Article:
Given the students' and parents' increasing disinterest in school, teachers' demotivation to adopt instructional strategies and teaching styles that lead to change, we support the opportunity of promoting the pedagogy of diversity for the following reasons:

The interest in the pedagogy of diversity is justified by the following aspects:

• the need to make school more attractive to students. This is really a requirement of post-modern pedagogy, which, according to the constructivist principle of affective-cognitive unity, promotes a positive attitude towards learning.

• the need to put school closer to the reality of everyday life by learning through "authentic tasks", through problem solving, projects, role playing, etc..

• the need to develop the social skills so necessary in a dynamic, globalized world. The social skills can be developed by using interactive group methods and through cooperative learning.

• designing and implementing instructional strategies based on real life experiences that students have lived in different contexts.

These principles are embodied in and through the "pedagogy of diversity". Even if at a first critical analysis of the diversity in the Romanian school we seize relatively few opportunities of affirmation for a pedagogy of diversity, "A different school" programme was an opportunity to offset this weakness, raising interest in both students and teachers and local community representatives on the formative potential of teaching activities which promote intercultural dialogue, affirming personal identity by relating, understanding and cooperating with others.

If we interpret diversity as a (re)source of learning, interpretation that is found in Benett's theories on "differentiation", Bourdieu's cultural capital and in educational programmes that promote the values and principles of intercultural education, we have an additional argument which sustains the idea that "a different school" programme is an opportunity for learning through dialogue, through collaboration, together with people with different values, different cultures, with different needs. Learning the differences involves three principles [3, p.7]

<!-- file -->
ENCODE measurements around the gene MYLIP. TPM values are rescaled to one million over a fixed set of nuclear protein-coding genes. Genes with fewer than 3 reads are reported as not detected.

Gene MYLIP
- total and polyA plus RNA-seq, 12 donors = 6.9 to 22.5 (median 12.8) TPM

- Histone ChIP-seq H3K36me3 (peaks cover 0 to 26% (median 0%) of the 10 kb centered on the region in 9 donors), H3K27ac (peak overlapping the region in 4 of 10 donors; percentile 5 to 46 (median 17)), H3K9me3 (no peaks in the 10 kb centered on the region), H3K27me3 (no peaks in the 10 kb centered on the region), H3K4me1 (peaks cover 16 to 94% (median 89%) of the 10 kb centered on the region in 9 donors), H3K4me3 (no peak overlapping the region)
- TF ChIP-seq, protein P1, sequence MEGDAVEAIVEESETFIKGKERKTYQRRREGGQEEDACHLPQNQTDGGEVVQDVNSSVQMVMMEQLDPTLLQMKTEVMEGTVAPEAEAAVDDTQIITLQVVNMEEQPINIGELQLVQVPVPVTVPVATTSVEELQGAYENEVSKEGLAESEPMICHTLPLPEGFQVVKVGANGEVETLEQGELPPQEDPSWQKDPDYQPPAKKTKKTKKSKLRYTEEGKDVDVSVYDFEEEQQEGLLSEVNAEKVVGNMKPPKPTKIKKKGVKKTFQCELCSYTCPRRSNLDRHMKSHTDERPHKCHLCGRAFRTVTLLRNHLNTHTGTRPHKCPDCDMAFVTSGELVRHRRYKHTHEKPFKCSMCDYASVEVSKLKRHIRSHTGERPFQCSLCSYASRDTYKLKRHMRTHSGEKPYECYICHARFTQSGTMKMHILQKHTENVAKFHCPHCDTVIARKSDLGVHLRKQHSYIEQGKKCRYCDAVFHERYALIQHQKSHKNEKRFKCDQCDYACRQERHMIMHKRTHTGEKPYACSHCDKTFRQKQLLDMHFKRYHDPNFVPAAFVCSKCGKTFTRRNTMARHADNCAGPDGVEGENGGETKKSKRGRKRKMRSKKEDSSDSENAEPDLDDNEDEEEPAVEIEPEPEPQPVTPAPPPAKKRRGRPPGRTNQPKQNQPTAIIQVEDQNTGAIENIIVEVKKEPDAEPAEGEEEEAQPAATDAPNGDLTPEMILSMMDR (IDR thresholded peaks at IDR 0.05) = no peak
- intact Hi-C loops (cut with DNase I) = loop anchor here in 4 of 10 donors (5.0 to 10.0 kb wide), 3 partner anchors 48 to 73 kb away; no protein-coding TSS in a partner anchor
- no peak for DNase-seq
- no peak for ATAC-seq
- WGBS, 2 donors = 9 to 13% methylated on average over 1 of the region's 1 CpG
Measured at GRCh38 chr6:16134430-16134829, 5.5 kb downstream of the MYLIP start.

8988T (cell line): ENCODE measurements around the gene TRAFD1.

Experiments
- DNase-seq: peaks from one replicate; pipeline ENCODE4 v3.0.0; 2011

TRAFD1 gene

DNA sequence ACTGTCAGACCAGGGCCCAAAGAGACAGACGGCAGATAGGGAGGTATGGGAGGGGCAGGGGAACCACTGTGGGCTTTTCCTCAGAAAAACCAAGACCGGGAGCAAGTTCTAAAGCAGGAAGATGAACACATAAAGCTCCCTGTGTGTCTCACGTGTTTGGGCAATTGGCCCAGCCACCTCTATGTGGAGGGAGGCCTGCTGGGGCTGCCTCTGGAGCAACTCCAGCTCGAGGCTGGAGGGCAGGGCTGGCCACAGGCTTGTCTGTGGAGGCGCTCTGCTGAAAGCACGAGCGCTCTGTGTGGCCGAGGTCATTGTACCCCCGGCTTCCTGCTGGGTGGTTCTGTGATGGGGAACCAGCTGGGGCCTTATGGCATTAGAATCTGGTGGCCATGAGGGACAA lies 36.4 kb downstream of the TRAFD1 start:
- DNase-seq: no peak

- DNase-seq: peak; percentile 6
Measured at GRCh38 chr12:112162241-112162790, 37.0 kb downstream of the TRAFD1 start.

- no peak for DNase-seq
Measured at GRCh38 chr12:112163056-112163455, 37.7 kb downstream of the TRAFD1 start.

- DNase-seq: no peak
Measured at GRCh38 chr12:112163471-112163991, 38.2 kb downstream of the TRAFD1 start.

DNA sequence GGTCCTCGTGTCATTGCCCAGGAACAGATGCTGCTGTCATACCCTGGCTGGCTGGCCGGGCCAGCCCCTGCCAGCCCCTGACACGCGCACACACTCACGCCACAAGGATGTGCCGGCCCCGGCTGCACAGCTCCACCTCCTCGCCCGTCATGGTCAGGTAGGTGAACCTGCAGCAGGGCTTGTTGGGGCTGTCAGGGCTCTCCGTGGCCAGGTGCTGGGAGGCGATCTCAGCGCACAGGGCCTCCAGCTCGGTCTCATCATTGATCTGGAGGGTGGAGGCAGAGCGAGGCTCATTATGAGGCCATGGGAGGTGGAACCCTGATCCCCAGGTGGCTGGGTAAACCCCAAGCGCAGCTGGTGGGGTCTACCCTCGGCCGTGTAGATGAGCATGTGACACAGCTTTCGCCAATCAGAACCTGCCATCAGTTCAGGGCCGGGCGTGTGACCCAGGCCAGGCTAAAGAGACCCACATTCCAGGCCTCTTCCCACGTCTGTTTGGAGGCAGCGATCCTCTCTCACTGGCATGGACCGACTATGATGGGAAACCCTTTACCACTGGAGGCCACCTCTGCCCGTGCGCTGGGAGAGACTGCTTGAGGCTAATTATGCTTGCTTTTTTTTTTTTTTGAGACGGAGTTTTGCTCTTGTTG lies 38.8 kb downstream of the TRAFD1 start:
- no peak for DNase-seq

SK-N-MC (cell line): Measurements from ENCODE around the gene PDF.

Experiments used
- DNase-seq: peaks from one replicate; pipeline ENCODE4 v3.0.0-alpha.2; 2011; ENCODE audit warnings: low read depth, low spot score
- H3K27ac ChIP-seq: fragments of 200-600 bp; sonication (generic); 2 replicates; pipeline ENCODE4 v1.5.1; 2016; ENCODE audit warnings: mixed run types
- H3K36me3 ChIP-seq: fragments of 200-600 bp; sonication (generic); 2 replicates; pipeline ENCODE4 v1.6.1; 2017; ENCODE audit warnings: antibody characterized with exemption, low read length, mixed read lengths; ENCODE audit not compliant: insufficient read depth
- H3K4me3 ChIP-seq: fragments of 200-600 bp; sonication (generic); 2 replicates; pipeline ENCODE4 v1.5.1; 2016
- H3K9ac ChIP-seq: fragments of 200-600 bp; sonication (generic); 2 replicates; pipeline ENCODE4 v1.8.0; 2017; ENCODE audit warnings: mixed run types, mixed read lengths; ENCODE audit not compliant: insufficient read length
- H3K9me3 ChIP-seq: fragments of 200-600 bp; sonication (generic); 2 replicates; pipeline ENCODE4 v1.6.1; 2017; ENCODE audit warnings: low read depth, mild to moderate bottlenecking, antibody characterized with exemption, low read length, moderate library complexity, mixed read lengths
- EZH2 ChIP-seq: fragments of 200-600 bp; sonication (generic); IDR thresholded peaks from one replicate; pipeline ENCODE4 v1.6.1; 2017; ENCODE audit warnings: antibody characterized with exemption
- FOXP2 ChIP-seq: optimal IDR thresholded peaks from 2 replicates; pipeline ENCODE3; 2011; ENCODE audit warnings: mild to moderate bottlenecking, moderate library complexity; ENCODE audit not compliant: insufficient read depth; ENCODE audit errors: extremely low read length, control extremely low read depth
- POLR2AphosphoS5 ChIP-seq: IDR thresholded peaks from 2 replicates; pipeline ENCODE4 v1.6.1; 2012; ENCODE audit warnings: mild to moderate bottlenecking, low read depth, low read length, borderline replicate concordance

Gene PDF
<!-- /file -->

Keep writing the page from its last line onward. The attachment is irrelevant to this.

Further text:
• understand the distinctions between people, which require openness to what is foreign and unknown;

• cultural relativism;

• reciprocity, that means sharing, interaction and mutual trust.

These principles are reflected in what experts call "learning through dialogue".

Given the above considerations, this pedagogy of diversity appears to be one of the effective solutions to make the school more attractive to students, closer to reality and needs of students.

The pedagogy of diversity promoted through the "A different school" programme can be interpreted as a solution to the dilemma localism - globalism. It is known that the globalized society is defined by a series of paradoxical features in the view of socio-humanistic specialists. One of the paradoxes is excellently emphasized by G. Ritzer [4] in his work 'The Globalization of Nothingness', where he describes the ways in which "the nothing" (i.e. the things, deeds and people labelled according to certain standards) becomes a more and more defining part of our existence. One of the solutions for avoiding the globalization of "nothing" as Ritzer defined it is asserting the local features, instead of the global trends, that is to "act locally and think globally" as we are urged by a slogan of the European Union. This is the solution Ritzer proposes - glocalization. In "A different

school" programme there were identified such activities where actions with local specificity were performed in a new context, taking into account current developments in society and the needs and interests of students.

"A different school" program invites us to exercise self-knowledge and deep knowledge of the other, an exercise in comparison and admiration, acceptance and tolerance. School is the institution that can play a specific part in this regard: "We need an educational system that honours the principles and behaviours associated with high social intelligence and teaches young people to understand cultures and subcultures in which they have to navigate in the modern world and which emphasises the value of cooperation and avoidance of conflicts". [5, p.47].